StoryID
501264
ToolNumber
1
ComponentId
tcm:78-1626798

I started liking the 21830 table saw from the first time I grabbed its well-placed grips and pulled it out of the box. After milling up oak thresholds and ripping 1-by, 2-by, and 5/4 softwoods and 1/2-inch OSB, the tool's power and thoughtful design features lived up to the good first impression.

Setup and Adjustment. Assembling the saw took about an hour and was easy. Even though the blade and fence were accurate out of the box, I checked the adjustments to see how they work. Dialing in the positive stops on the blade bevel to 90 and 45 degrees is simple and accurate, though the instructions for completing these tasks need improvement. Adjusting the blade parallel to the fence and miter slot also was easy.

The rip-fence indicator showed 1/4 inch off the actual measurement, and I couldn't fix it. On other types of tools this would bother me (a lot), but since I've never trusted these notoriously undependable jobsite table saws' measurements anyway, I had no problem continuing to use my tape or a combination square to set the measurement.

Power. This saw has plenty of power. Cutting red oak 1-by material to bridge two different floor heights, I made 21/4-inch-deep relief cuts on the bottoms of saddle thresholds and the saw's 15-amp motor muscled through the wood. The tool also handled 45-degree bevel cuts in 2-by, 1-by, and 5/4 trim boards, and 1/2-inch cuts in OSB. The included blade caused some vibration in heavy cutting; a thicker-kerf ripping blade reduced it.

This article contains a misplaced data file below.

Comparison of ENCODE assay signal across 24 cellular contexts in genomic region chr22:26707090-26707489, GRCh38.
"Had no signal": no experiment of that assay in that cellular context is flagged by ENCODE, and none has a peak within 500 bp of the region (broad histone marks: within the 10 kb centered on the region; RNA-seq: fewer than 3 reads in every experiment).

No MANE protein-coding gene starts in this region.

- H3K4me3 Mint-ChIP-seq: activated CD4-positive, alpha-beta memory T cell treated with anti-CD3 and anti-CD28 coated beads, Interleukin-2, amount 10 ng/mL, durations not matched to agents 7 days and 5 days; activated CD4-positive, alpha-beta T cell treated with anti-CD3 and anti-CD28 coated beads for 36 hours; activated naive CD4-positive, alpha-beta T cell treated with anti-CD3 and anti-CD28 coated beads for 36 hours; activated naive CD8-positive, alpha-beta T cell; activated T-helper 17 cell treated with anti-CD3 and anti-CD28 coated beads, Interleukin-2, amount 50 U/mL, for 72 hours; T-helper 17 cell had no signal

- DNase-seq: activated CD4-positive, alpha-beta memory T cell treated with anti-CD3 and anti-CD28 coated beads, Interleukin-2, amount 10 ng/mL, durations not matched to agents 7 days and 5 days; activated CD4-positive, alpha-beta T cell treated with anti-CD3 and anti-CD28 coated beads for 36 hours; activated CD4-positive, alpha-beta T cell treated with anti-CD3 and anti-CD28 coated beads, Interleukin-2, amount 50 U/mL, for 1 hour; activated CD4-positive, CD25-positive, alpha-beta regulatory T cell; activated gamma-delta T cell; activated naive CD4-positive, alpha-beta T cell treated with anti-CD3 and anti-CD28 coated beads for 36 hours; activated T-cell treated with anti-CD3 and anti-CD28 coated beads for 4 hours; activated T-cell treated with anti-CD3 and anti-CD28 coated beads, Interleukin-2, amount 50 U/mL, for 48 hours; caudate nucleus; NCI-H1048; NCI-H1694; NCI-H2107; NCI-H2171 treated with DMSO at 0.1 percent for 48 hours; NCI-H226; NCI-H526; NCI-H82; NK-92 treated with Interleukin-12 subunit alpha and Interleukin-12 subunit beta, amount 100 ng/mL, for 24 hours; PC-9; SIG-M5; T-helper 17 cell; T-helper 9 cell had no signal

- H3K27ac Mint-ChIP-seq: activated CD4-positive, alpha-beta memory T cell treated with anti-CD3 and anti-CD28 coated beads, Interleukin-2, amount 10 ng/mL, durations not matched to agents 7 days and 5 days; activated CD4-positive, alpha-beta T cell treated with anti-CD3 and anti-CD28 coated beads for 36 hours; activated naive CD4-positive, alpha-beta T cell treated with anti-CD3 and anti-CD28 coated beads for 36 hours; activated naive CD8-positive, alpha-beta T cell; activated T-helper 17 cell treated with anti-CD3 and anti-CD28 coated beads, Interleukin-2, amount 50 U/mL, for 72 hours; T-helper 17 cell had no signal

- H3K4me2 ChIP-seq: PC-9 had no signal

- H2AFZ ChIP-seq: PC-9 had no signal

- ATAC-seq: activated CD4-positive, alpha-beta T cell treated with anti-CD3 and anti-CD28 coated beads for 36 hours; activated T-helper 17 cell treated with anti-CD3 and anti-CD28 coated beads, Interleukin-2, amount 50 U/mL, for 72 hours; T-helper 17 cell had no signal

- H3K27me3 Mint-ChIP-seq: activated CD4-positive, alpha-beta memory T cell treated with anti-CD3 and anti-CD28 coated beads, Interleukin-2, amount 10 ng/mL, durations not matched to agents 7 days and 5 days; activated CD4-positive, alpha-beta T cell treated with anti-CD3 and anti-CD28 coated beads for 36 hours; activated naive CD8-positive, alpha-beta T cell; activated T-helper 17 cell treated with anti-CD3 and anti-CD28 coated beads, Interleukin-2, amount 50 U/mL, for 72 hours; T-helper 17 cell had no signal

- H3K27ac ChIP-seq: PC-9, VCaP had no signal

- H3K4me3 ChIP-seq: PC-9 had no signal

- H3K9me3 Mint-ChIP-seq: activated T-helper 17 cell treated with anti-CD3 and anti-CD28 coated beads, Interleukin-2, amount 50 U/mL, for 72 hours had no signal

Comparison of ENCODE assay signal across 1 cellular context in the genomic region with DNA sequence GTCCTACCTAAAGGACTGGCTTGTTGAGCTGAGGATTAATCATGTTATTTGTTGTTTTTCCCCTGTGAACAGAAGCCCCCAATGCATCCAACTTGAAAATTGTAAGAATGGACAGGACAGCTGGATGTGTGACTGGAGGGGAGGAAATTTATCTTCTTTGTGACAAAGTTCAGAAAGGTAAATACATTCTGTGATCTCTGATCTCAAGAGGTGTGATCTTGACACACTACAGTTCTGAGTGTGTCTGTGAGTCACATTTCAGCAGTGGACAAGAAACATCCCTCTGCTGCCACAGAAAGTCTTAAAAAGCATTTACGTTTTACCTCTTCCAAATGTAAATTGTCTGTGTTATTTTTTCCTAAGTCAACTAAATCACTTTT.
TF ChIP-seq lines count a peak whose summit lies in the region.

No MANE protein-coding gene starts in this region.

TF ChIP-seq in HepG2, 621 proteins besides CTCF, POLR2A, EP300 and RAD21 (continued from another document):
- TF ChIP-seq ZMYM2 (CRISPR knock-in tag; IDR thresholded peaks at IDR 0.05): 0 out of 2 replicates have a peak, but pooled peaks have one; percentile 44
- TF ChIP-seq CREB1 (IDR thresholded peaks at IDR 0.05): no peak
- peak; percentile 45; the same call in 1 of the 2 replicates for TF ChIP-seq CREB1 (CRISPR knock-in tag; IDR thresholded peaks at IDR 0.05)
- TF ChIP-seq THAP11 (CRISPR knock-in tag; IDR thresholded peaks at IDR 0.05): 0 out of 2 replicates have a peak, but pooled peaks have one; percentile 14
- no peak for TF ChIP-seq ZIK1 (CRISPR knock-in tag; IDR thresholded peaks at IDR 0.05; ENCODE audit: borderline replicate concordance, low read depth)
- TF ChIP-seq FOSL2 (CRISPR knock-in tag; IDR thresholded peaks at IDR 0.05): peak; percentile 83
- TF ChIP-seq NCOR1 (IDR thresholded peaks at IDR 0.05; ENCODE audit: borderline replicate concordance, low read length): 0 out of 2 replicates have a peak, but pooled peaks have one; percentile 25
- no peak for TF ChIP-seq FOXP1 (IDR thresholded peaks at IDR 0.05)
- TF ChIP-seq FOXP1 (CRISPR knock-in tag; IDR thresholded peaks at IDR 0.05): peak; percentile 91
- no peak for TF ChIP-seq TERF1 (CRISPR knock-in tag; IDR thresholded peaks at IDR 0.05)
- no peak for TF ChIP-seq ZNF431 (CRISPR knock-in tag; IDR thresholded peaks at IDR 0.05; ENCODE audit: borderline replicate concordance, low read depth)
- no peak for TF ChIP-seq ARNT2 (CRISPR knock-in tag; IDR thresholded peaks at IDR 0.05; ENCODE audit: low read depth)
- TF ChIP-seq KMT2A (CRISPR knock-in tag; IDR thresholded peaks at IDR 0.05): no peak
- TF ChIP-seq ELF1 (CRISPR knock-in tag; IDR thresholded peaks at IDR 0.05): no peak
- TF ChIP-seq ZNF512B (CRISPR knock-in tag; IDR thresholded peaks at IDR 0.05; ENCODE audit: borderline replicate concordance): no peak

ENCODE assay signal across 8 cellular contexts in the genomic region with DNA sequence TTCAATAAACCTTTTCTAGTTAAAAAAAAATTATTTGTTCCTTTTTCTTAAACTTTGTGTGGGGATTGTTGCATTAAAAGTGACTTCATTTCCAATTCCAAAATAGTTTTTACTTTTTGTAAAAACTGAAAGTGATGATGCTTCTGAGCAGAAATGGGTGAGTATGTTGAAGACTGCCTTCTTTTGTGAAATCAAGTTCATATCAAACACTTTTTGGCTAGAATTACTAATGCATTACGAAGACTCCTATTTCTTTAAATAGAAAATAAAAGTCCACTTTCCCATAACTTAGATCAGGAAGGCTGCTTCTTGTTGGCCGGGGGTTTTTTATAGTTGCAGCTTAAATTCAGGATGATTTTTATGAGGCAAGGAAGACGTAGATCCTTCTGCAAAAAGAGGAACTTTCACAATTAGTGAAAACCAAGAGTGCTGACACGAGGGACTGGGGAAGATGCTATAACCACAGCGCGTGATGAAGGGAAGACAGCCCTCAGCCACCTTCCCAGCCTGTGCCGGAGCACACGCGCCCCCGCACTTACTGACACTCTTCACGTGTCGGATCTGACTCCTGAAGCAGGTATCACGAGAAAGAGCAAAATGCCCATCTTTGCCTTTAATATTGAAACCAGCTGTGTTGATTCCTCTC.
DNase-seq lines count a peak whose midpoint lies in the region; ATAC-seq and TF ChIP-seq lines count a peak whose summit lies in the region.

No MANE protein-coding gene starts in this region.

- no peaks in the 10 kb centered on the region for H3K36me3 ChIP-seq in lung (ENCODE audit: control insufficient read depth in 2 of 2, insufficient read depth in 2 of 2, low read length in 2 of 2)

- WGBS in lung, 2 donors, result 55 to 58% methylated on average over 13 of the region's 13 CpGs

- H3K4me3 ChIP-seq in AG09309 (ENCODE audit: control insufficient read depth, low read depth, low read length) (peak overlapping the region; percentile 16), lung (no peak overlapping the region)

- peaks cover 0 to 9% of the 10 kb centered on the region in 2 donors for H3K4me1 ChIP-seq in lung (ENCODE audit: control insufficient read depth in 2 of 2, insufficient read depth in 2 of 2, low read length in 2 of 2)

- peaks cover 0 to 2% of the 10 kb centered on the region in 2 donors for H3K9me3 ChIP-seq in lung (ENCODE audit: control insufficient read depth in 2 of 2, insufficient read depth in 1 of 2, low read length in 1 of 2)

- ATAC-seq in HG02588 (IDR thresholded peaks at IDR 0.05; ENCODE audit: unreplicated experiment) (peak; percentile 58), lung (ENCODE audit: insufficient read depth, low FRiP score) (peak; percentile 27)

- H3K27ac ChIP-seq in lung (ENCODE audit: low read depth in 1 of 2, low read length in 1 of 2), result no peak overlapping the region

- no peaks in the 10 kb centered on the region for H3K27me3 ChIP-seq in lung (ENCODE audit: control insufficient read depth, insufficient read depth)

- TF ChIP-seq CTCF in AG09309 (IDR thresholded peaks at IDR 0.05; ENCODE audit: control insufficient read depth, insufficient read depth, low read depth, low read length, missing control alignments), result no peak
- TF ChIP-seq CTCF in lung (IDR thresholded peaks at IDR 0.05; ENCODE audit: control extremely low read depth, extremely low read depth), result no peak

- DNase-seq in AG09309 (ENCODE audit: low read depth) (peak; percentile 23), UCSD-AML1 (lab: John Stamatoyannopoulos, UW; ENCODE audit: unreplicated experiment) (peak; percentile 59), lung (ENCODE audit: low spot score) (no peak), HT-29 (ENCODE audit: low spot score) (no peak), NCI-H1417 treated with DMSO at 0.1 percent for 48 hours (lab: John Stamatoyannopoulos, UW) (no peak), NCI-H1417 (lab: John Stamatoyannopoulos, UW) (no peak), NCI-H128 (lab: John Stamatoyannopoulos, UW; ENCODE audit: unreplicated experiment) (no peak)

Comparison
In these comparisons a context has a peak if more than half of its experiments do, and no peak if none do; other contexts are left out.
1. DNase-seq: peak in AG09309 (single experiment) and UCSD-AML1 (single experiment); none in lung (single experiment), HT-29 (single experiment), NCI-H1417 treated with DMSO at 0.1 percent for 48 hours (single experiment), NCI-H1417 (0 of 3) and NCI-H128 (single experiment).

Fence and Table Adjustments. The fence works great and locks securely. I wish the whale fin-shaped handle was slimmer: Its shape obstructs locking the fence with a work piece already in place, such as if you're adjusting the fence to match a pencil mark on your lumber.

The table extends right of the blade, providing 24-inch rip capacity. The single-lever adjustment works great and the rails slide smoothly. The extendable outfeed rail provides a handy 13 inches of extra support.

Mobility. The 21830 comes with a compact, collapsible stand and wheel kit and tows well on 43/4-inch wheels. Also, the saw is light enough to carry by its over-molded rubber grips.

Other Features. I like the tool's onboard storage for holding the fence, blades, wrench, and miter gauge. It has an excellent blade change: The tool-less throat plate pops right out, and an easy-to-reach arbor lock secures the blade for one-wrench switch-out. The saw comes with a plastic push stick and dado throat plate. I drilled a hole in the push stick, so it could store on the saw with the blades. Finally, the 21830 has a fantastic retractable cord. It weighs 90 pounds. $399. 800-377-7414. www.sears.com/craftsman.